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Madagascar ‘cure’ an African solution to African problems

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Covid-Organics, the coronavirus medicine discovered in Madagascar, which the World Health Organisation (WHO) refuses to recognise.
Covid-Organics, the coronavirus medicine discovered in Madagascar, which the World Health Organisation (WHO) refuses to recognise.

from MARIO RAJOMAZANDRY in Antananarivo, Madagascar
ANTANANARIVO – AS humanity reels from one of the deadliest infectious disease outbreaks in history, the Indian Ocean island of Madagascar has sparked a global phenomenon with a remedy hailed as a cure for the novel coronavirus (COVID-19).

Covid-Organics, as the anticipated panacea to the pandemic is otherwise known, has emerged as one of the most divisive subjects in the fight against the scourge.

On one hand, it has brought hope to millions in the African continent, whose health systems are under severe threat from the outbreak, while on the other, it has set Madagascar on a collision course with the World Health Organisation (WHO) and health experts.

Conversely, the discovery of the ‘cure’ has reignited the debate that the West has a disdainful attitude towards traditional African medicine.

It has reopened a debate that is as old as humanity itself- that the West will never envisage anything good coming from the African continent.

Madagascar President, Andry Rajoelina, strong in his belief that his country is being denied its moment of glory, has been arguably the most vocal over the alleged disdainful attitude by the Western nations.

“I think the problem is that the drink comes from Africa,” the president told media.

“They (West) cannot admit that a country like Madagascar has come up with this formula to save the world.”

One of the youngest presidents in the African continent (aged 45 years), Rajoelina is resolute in the face of criticism by influential nations and organisations and insists his country would not be deterred by the qualms raised against Covid-Organics.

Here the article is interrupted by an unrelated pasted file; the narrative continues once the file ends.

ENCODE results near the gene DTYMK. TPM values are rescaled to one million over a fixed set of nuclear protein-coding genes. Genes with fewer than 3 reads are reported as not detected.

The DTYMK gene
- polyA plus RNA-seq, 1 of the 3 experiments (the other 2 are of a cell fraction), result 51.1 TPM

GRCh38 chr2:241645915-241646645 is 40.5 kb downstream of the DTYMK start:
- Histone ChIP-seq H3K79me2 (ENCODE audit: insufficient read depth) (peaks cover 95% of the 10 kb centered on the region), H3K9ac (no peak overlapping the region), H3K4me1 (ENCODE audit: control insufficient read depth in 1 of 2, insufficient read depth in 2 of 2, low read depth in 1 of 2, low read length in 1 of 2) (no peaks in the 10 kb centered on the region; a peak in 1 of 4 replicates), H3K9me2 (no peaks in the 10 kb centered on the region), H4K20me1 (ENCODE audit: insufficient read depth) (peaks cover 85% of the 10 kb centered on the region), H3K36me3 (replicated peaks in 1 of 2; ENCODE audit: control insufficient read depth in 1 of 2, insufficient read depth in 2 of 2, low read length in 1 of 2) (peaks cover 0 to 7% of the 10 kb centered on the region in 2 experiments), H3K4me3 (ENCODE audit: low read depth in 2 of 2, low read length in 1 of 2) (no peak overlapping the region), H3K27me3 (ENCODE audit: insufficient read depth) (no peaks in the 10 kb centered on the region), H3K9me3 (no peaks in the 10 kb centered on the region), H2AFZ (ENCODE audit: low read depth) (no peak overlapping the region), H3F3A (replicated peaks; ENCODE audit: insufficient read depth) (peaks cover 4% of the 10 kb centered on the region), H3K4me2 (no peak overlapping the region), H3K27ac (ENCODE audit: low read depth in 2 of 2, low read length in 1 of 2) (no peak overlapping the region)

“No country or organisation will keep us from going forward,” the steadfast leader stated.

His latter statement is in response to the WHO over the use of the Madagascar remedy developed by the Malagasy Institute of Applied Research, and whose main ingredient is Artemisia, a plant cultivated in the country to curb malaria.

WHO has posited that the tonic has not been clinically tested, hence it has dissuaded people from using it.

“We would caution and advise countries against adopting a product that has not been taken through tests to see its efficacy,” Matshidiso Moeti, the WHO Africa Director, said.

The health agency stated, “Africans deserve to use medicines tested to the same standards as people in the rest of the world.”

Rajoelina has insisted the efficacy of Covid-Organics is in the progress his government has attained against the epidemic.

Statistics back his position.

At the time of going to press, Madagascar, a country of more than 27 million people, had 186 confirmed cases, 105 recoveries and no deaths.

The first cases, numbering three, were first confirmed on March 20. The cases, all women, were confirmed in the capital city, Antananarivo.

Some countries with lower cases have recorded deaths.

Skepticism by WHO and experts have not deterred African nations endorsing the Madagascan tonic lauded in some quarters as an African solution to African problems.

Equatorial Guinea, Guinea-Bissau, Niger and Tanzania have taken delivery of consignments of the potion.

African nationals have been heaping pressure on their governments to import Covid-Organics.

“This Madagascar Medicine must be our daily bread until lives are saved by traditional medicine. Government must order this medication as soon as possible. The good thing about it is even if it’s not working no lives will be lost,” South African, Khothipani Khusi, said.

South African Health Minister, Dr Zweli Mkhize, pledged that local scientists would assist fellow African Union (AU) and Southern African Development Community (SADC) fellow member, with research on the Covid-Organics.

“South Africa will only get involved in a scientific analysis of the herb,” Dr Mkhize stated.

Precious Obiera, analyst from Africa’s most populous country, Nigeria, quipped, “How long will Africa depend on the West for survival?”

“How long will the black nations depend on the white for technological advancement? How long will the black depend on the white for good healthcare? How long will the black stop being inferior to the white?”

At the time of going to press, more than 4,3 million cases of COVID-19 and 293,000 deaths had been confirmed from COVID-19. There were 1,6 million recoveries.

– CAJ News